Habey MITX-6771 Bay Trail Embedded Motherboard

CPUs|Motherboards
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Energy Efficiency

Note: all systems compared have similar hardware: Single SSD and a DC power supply with high efficiency 12V/19V adapter.

Despite having a 10W SoC, our MITX-6771 based system used noticeably more power than Ivy Bridge and Haswell based NUCs when idle, probably due to the demands of the bigger from factor and more varied feature support. It was considerably more efficient than any mini-ITX board we've tested thus far though, beating out the Kabini-equipped ASUS AM1I-A by a considerable margin. Power consumption during 1080p video playback was especially impressive, only 1~2W more than when sitting idle.

Heavy load is where the MITX-6771 truly shines, staying under 20W during video encoding and a run through the Crysis Demo. True, it is the slowest system of the field, but keep in mind the Athlon 5350 configuration, only 5% faster overall, used around 30W in the same tests.

Thermals

System Measurements (Extended Use)
System State
TMPGEnc Video Encoding
Prime95
Resident Evil 5 Benchmark Demo
Prime95 + FurMark
Core Temp
(Average)
57°C
61°C
65°C
75°C
MB Temp
34°C
36°C
37°C
39°C
Aux Temp
43°C
47°C
52°C
61°C
SSD Temp
47°C
47°C
47°C
48°C
Heatsink Temp*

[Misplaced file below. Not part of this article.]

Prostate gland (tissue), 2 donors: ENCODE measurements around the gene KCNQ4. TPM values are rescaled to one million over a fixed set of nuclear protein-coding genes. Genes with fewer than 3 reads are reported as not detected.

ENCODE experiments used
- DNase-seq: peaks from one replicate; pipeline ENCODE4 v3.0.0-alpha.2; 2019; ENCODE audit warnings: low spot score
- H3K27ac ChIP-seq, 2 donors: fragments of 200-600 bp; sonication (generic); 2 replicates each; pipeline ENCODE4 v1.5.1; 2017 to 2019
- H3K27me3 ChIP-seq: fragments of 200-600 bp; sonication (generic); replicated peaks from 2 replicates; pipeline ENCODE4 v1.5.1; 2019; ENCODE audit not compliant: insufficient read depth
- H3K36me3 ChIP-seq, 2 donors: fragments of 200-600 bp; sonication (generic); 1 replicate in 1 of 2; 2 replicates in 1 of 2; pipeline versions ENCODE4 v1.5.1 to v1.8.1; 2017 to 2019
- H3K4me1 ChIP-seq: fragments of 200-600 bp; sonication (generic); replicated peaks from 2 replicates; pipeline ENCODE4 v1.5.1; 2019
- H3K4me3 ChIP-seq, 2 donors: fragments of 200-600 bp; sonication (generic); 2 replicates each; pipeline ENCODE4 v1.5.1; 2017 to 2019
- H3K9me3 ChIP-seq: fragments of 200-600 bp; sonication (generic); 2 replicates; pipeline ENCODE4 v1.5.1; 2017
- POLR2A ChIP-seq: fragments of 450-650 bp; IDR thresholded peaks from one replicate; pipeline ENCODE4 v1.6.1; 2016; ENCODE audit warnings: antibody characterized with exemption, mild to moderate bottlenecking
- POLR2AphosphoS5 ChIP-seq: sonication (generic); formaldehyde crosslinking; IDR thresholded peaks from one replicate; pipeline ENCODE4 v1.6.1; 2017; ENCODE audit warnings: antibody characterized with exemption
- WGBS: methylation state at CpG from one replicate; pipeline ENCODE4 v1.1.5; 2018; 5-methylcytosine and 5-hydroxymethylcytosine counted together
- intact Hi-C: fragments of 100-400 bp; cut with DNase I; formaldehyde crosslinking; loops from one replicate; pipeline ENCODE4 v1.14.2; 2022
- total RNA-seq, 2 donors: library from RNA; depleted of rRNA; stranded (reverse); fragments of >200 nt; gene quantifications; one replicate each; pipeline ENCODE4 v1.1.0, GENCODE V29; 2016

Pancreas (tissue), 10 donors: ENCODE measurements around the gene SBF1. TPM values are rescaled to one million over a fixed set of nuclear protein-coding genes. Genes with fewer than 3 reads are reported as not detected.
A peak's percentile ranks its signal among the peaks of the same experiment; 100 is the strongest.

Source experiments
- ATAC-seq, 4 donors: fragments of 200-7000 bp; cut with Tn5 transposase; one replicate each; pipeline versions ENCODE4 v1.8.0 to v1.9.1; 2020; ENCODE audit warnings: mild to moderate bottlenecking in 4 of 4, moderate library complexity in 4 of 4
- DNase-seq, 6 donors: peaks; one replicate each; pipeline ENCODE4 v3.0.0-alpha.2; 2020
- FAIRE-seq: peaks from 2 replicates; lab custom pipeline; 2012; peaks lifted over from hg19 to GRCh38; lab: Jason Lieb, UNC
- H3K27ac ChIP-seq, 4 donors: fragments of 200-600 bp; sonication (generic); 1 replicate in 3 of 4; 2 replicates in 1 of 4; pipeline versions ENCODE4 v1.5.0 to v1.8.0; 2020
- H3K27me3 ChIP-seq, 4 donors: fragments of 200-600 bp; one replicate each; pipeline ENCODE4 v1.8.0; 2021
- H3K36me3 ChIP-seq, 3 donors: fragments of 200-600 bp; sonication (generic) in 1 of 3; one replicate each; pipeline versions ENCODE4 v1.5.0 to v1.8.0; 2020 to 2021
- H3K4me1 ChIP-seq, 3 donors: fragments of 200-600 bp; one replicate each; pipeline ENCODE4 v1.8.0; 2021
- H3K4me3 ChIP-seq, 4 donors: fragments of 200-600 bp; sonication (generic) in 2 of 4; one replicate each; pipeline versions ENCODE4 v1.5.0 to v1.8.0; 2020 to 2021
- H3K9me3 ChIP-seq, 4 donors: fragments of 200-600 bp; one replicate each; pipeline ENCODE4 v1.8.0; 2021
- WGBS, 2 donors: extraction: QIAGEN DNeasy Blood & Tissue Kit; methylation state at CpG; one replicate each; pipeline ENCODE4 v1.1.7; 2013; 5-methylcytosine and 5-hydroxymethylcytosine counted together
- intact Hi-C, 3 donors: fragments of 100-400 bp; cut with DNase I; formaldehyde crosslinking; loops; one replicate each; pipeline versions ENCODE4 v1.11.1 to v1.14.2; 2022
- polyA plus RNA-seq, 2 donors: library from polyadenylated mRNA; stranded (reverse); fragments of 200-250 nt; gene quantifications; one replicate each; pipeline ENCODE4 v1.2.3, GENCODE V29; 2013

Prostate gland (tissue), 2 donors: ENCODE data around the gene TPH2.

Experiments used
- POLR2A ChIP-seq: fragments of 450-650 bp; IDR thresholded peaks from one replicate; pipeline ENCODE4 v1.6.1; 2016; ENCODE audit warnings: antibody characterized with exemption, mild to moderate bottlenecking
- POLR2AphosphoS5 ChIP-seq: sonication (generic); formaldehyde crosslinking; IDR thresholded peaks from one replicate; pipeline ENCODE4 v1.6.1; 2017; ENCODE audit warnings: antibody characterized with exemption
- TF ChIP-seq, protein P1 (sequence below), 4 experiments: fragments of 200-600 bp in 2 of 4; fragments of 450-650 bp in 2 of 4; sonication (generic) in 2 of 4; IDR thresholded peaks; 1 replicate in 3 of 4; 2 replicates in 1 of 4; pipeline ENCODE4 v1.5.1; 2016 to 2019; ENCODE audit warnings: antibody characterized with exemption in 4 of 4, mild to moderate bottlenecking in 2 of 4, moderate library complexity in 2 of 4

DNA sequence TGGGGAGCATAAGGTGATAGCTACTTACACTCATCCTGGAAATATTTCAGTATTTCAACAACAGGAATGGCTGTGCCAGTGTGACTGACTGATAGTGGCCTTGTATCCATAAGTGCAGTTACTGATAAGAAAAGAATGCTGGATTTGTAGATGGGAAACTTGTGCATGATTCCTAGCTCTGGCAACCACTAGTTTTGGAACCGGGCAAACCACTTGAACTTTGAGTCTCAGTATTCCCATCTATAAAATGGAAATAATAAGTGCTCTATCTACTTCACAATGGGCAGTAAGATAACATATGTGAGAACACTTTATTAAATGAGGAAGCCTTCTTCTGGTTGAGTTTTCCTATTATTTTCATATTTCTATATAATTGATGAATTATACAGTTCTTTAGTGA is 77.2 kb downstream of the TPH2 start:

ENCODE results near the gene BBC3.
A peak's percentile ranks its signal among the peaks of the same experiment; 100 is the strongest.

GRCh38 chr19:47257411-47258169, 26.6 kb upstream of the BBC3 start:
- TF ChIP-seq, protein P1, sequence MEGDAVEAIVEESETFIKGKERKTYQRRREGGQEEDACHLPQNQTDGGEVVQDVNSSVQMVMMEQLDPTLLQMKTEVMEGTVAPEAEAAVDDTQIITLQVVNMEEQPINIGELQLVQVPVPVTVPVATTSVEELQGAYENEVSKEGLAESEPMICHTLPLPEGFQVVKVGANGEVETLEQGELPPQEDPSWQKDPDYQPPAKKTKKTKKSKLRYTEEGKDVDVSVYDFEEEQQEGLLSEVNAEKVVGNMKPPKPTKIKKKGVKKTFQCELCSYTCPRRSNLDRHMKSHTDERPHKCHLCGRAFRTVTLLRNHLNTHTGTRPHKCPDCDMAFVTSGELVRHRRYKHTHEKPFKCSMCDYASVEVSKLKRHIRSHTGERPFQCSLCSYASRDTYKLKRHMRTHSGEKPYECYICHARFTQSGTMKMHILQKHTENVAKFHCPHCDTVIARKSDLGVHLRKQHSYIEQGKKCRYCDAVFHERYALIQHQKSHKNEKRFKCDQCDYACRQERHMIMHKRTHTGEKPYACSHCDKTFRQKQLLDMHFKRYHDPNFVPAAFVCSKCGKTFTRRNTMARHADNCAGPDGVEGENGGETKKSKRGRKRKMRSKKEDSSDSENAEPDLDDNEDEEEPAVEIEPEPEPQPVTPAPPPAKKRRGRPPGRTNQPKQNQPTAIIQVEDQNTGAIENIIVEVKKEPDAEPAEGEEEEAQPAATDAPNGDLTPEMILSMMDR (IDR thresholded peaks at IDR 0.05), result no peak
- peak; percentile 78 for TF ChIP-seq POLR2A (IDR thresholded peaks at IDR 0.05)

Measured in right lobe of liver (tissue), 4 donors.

55°C
61°C
67°C
78°C
System Power (AC)
16W
17W
20W
23W
*measured externally at the hottest point on the heatsink
Ambient temperature: 21°C.

To test how well the fanless heatsink works, we conducted some extended use tests to really heat things up. The more demanding applications drove the passive cooler to temperatures between 60°C and 80°C, but at no point did the CPU throttle. During the Resident Evil 5 test, the CPU clock speed fluctuated between 1.3 and 2.4 GHz but this was apparently normal behavior unrelated to the heat. It behaved similarly at the start of the test before the machine even had time to heat up, and the processor stayed at 2.4 GHz during the more demanding Prime95 + FurMark test. The heatsink is small but adequate, at least in open air.


SpeedFan with sensor names correlated to AIDA64.

As the MITX-6771 doesn't come with any additional software other than drivers, we monitored the thermal conditions with SpeedFan and AIDA64. Both programs picked up a single fan speed, and motherboard and "AUX" temperature sensors. Fan control was enabled in SpeedFan by going to the advanced menu and changing the "PWM 1 mode" setting from "ON/OFF" to "Software controlled" but we encountered the same squealing problem as when we changed the speed in the BIOS.



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